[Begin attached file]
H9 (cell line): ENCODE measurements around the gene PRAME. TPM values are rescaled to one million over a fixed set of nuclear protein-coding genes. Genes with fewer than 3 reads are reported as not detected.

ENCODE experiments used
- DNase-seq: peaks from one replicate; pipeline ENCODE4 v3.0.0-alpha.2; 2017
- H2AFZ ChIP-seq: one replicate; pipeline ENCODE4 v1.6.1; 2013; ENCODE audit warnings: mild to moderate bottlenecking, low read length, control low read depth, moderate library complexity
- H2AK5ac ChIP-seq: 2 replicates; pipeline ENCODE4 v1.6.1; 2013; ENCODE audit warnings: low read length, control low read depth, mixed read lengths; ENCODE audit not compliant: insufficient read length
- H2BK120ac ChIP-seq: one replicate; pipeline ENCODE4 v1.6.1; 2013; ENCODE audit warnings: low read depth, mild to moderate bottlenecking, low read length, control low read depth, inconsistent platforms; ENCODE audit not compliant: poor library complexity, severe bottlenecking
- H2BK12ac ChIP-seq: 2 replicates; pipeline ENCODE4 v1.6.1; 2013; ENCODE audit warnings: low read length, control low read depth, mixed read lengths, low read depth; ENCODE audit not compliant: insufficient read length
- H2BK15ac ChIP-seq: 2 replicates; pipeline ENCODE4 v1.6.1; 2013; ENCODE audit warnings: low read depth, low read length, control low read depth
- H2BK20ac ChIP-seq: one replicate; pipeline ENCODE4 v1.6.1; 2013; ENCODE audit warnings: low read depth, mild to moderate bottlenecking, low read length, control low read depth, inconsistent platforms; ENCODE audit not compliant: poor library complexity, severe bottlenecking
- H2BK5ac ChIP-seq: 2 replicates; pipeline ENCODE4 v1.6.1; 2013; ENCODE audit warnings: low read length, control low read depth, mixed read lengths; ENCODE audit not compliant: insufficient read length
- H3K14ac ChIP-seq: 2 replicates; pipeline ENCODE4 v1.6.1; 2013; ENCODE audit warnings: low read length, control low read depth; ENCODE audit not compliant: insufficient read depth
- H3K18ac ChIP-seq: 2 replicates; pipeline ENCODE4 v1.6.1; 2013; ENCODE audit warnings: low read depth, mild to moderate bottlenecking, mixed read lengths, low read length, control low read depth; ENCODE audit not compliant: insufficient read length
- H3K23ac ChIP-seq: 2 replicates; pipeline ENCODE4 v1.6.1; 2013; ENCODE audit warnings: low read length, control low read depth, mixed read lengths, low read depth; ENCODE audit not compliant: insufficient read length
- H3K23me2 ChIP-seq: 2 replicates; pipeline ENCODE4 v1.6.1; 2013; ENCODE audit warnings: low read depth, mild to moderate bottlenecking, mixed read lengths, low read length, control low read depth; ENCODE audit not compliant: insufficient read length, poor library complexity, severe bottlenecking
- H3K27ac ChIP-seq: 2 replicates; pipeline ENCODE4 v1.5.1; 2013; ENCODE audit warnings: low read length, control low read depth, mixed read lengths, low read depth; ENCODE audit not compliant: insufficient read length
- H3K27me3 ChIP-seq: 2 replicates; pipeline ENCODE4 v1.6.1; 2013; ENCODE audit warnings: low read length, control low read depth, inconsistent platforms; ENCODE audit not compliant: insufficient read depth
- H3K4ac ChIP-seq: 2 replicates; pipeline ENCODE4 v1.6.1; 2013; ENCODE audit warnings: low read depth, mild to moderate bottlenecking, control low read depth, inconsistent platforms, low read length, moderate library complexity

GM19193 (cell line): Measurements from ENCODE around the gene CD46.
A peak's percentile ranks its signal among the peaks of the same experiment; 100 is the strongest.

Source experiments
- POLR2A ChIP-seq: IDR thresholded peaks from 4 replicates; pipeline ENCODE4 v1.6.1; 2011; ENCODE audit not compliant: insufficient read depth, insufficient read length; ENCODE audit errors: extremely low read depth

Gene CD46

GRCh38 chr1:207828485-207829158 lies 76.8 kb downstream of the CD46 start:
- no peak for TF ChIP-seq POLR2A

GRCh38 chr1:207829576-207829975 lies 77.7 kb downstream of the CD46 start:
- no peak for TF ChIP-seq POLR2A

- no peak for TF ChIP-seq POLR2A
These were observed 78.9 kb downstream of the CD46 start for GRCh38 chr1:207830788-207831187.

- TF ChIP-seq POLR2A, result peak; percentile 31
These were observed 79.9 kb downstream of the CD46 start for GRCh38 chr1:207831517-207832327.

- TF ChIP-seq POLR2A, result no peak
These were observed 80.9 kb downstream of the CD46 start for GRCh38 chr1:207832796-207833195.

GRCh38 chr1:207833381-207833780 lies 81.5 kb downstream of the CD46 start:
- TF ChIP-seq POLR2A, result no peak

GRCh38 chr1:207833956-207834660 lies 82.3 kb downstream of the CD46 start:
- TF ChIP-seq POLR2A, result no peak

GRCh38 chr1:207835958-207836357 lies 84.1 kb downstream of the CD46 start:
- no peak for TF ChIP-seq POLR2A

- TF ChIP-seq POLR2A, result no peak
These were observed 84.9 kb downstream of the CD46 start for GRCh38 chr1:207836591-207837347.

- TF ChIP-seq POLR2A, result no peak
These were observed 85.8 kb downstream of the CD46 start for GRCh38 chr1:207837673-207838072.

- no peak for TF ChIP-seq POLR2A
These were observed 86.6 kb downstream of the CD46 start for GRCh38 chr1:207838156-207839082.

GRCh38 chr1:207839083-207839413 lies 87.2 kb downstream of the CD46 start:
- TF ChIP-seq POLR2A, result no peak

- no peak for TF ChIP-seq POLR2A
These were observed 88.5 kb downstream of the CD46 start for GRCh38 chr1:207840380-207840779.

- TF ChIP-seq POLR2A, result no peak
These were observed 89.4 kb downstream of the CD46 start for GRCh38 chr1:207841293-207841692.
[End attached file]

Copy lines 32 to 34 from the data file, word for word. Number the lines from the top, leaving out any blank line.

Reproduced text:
These were observed 80.9 kb downstream of the CD46 start for GRCh38 chr1:207832796-207833195.

GRCh38 chr1:207833381-207833780 lies 81.5 kb downstream of the CD46 start:
- TF ChIP-seq POLR2A, result no peak